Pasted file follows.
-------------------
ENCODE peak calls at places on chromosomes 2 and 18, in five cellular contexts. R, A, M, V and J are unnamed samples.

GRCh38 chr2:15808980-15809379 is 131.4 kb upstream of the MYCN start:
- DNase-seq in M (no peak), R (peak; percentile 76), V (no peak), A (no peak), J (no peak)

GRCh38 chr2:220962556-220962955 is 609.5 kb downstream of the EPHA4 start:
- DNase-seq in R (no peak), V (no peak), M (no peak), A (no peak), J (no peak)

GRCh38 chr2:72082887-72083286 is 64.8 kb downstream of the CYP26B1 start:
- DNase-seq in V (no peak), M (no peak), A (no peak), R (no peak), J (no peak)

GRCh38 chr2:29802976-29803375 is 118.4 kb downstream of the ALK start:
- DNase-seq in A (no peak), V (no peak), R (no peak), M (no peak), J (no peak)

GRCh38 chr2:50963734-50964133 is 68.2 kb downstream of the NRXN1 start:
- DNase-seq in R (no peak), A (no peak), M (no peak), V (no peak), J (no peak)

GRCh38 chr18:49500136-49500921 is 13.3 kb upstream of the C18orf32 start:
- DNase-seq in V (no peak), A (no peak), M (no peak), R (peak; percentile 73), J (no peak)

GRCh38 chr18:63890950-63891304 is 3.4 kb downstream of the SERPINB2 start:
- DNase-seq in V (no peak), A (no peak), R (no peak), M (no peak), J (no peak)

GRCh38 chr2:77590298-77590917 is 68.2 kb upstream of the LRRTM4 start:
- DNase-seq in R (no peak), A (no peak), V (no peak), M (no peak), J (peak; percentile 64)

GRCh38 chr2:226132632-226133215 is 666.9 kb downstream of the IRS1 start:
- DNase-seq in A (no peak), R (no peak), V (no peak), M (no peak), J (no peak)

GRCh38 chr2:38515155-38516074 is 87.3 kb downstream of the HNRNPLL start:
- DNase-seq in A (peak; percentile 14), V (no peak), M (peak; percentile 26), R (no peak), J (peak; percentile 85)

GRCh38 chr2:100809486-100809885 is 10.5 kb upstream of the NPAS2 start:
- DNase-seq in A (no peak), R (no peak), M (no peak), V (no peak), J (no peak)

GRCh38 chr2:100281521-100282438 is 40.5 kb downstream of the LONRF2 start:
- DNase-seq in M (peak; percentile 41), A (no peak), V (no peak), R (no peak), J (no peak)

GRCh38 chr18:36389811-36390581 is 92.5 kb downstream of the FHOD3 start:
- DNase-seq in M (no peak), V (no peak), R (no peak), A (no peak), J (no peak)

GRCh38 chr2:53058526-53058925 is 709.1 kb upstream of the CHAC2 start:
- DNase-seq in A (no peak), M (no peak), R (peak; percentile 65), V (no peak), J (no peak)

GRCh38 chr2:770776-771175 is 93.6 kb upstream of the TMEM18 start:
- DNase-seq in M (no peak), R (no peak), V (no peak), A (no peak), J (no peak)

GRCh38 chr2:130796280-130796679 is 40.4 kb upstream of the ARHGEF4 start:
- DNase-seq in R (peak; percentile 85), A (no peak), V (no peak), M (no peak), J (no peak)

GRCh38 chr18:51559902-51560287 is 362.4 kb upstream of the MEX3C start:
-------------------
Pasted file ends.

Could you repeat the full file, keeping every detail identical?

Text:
ENCODE peak calls at places on chromosomes 2 and 18, in five cellular contexts. R, A, M, V and J are unnamed samples.

GRCh38 chr2:15808980-15809379 is 131.4 kb upstream of the MYCN start:
- DNase-seq in M (no peak), R (peak; percentile 76), V (no peak), A (no peak), J (no peak)

GRCh38 chr2:220962556-220962955 is 609.5 kb downstream of the EPHA4 start:
- DNase-seq in R (no peak), V (no peak), M (no peak), A (no peak), J (no peak)

GRCh38 chr2:72082887-72083286 is 64.8 kb downstream of the CYP26B1 start:
- DNase-seq in V (no peak), M (no peak), A (no peak), R (no peak), J (no peak)

GRCh38 chr2:29802976-29803375 is 118.4 kb downstream of the ALK start:
- DNase-seq in A (no peak), V (no peak), R (no peak), M (no peak), J (no peak)

GRCh38 chr2:50963734-50964133 is 68.2 kb downstream of the NRXN1 start:
- DNase-seq in R (no peak), A (no peak), M (no peak), V (no peak), J (no peak)

GRCh38 chr18:49500136-49500921 is 13.3 kb upstream of the C18orf32 start:
- DNase-seq in V (no peak), A (no peak), M (no peak), R (peak; percentile 73), J (no peak)

GRCh38 chr18:63890950-63891304 is 3.4 kb downstream of the SERPINB2 start:
- DNase-seq in V (no peak), A (no peak), R (no peak), M (no peak), J (no peak)

GRCh38 chr2:77590298-77590917 is 68.2 kb upstream of the LRRTM4 start:
- DNase-seq in R (no peak), A (no peak), V (no peak), M (no peak), J (peak; percentile 64)

GRCh38 chr2:226132632-226133215 is 666.9 kb downstream of the IRS1 start:
- DNase-seq in A (no peak), R (no peak), V (no peak), M (no peak), J (no peak)

GRCh38 chr2:38515155-38516074 is 87.3 kb downstream of the HNRNPLL start:
- DNase-seq in A (peak; percentile 14), V (no peak), M (peak; percentile 26), R (no peak), J (peak; percentile 85)

GRCh38 chr2:100809486-100809885 is 10.5 kb upstream of the NPAS2 start:
- DNase-seq in A (no peak), R (no peak), M (no peak), V (no peak), J (no peak)

GRCh38 chr2:100281521-100282438 is 40.5 kb downstream of the LONRF2 start:
- DNase-seq in M (peak; percentile 41), A (no peak), V (no peak), R (no peak), J (no peak)

GRCh38 chr18:36389811-36390581 is 92.5 kb downstream of the FHOD3 start:
- DNase-seq in M (no peak), V (no peak), R (no peak), A (no peak), J (no peak)

GRCh38 chr2:53058526-53058925 is 709.1 kb upstream of the CHAC2 start:
- DNase-seq in A (no peak), M (no peak), R (peak; percentile 65), V (no peak), J (no peak)

GRCh38 chr2:770776-771175 is 93.6 kb upstream of the TMEM18 start:
- DNase-seq in M (no peak), R (no peak), V (no peak), A (no peak), J (no peak)

GRCh38 chr2:130796280-130796679 is 40.4 kb upstream of the ARHGEF4 start:
- DNase-seq in R (peak; percentile 85), A (no peak), V (no peak), M (no peak), J (no peak)

GRCh38 chr18:51559902-51560287 is 362.4 kb upstream of the MEX3C start: